We cannot entirely exclude differences between the NCRD and a full length mutant protein. However, previous studies indicate the specificity of rat and human wild-type NCRDs is concordant with the specificity of the corresponding full-length proteins (12).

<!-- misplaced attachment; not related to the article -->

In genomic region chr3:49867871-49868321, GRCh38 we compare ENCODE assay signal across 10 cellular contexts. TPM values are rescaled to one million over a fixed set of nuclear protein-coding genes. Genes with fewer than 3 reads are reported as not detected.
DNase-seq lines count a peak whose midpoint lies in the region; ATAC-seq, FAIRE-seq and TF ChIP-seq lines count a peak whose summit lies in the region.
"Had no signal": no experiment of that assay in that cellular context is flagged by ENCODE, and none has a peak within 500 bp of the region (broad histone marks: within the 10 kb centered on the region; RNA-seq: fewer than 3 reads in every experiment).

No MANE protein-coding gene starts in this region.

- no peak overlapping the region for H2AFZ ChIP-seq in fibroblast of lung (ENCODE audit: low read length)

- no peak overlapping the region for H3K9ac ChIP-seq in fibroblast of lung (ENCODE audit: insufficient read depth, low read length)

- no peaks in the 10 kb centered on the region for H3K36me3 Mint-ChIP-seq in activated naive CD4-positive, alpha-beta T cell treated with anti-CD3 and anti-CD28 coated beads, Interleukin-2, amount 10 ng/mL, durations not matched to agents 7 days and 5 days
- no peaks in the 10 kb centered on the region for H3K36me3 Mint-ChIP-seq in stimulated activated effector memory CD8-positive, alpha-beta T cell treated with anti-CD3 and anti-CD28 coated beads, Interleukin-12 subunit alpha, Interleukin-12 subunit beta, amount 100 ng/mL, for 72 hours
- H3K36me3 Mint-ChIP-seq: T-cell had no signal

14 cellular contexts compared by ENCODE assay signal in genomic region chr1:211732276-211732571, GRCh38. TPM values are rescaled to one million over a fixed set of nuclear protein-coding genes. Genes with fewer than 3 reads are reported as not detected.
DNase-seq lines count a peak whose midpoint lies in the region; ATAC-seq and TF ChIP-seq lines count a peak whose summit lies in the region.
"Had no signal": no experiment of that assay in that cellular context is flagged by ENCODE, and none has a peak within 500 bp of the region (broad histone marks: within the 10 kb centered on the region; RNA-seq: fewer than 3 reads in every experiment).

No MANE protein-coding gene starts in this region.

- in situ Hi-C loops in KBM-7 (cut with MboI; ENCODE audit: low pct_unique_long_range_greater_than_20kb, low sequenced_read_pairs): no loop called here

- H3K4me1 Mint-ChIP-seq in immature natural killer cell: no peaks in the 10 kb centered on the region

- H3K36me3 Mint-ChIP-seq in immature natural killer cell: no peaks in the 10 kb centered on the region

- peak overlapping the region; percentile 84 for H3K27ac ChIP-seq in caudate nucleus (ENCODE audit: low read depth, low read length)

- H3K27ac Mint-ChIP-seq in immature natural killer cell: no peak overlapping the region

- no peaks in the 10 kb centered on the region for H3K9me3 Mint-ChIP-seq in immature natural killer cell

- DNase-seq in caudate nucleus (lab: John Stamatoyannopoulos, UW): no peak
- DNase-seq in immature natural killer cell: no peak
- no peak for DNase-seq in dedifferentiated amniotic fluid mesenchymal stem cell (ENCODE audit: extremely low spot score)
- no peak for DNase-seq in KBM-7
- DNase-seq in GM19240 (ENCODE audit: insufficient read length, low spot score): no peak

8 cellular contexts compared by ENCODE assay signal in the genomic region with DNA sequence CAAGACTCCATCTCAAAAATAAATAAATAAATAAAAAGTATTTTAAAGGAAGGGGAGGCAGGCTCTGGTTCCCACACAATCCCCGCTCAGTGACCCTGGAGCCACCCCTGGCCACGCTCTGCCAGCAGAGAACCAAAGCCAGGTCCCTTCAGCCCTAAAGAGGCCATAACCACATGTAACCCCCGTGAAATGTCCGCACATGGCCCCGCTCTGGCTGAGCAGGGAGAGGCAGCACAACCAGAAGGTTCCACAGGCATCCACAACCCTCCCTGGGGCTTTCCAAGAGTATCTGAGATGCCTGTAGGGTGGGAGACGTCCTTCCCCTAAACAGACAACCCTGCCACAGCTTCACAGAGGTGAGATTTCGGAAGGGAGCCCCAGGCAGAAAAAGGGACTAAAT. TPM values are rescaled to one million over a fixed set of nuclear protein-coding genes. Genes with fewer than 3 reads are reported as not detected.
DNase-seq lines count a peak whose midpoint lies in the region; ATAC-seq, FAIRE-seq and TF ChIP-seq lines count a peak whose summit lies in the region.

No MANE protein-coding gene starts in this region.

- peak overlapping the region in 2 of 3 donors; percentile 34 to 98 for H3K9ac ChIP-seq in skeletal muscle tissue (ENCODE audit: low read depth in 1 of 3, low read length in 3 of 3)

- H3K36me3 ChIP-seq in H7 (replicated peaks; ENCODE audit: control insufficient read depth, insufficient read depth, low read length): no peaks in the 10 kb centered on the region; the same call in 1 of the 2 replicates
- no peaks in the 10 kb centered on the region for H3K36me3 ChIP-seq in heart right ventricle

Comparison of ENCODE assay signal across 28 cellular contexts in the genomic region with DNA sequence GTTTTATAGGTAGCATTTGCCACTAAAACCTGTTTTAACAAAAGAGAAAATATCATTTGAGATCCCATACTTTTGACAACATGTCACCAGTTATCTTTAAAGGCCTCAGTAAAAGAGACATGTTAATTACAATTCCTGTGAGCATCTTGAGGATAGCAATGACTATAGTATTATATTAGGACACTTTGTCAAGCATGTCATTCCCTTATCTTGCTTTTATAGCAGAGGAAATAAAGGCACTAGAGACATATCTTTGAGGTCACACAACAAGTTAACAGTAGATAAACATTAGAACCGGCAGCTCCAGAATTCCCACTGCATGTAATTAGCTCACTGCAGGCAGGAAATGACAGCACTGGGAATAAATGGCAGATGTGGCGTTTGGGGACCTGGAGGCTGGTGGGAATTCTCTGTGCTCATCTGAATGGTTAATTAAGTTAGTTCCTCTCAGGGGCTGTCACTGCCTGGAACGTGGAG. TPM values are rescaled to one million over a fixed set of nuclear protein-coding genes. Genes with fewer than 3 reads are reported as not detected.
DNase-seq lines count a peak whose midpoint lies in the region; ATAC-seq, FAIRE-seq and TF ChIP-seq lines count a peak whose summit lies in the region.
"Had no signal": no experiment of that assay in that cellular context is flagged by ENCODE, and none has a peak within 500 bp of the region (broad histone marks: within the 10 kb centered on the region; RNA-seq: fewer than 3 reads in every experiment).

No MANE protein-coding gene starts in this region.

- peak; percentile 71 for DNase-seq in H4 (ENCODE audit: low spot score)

Substitution of Arg343 with valine greatly enhanced binding to α1–2 DM in competition assays. This was quite selective for the α1–2 linkage; there was no significant increase in affinity for α1–3 and α1–6 dimannoses or the trimannose core in competition assays. Comparison crystallographic complexes of wild type and R343V with α1–2 DM showed that the sugar ring conformations and geometry of the saccharide linkage were highly similar in the two complexes (Figure 6) and consistent with the preferred solution conformation. However, the orientation of the bound disaccharide was very different in the two complexes. Whereas the wild-type protein bound α1–2 DM in the more typical orientation, i.e., with the non-reducing terminal sugar bound to calcium, the binding orientation of the dimannose was flipped in R343V. In this alternate orientation, the reducing sugar is bound to calcium, while the terminal sugar participates in a strong H-bond with another conserved residue, Arg349. This flipped orientation has not been previously described for SP-D. However, we infer that loss of the Arg343 side chain increases steric access of oligosaccharides to the primary sugar binding site, while permitting additional H-bonding interactions with residues even more remote from this site. We cannot yet prove that this alternative binding orientation can be utilized by a solid-phase oligosaccharide. However, the alternate orientation, which is selected by R343V, should permit interactions with non-terminal mannoses of more complex glycans. For example, the alternate would position the reducing sugar of a linear trimannose or the corresponding internal residue of a high mannose glycan in the region of Asp325. This region has been previously implicated in interactions with mannan and IAV (24). Thus, these observations offer a possible structural basis for the distinct binding preferences and enhanced interactions with high-mannose oligosaccharides exhibited by R343V as compared with wild-type SP-D.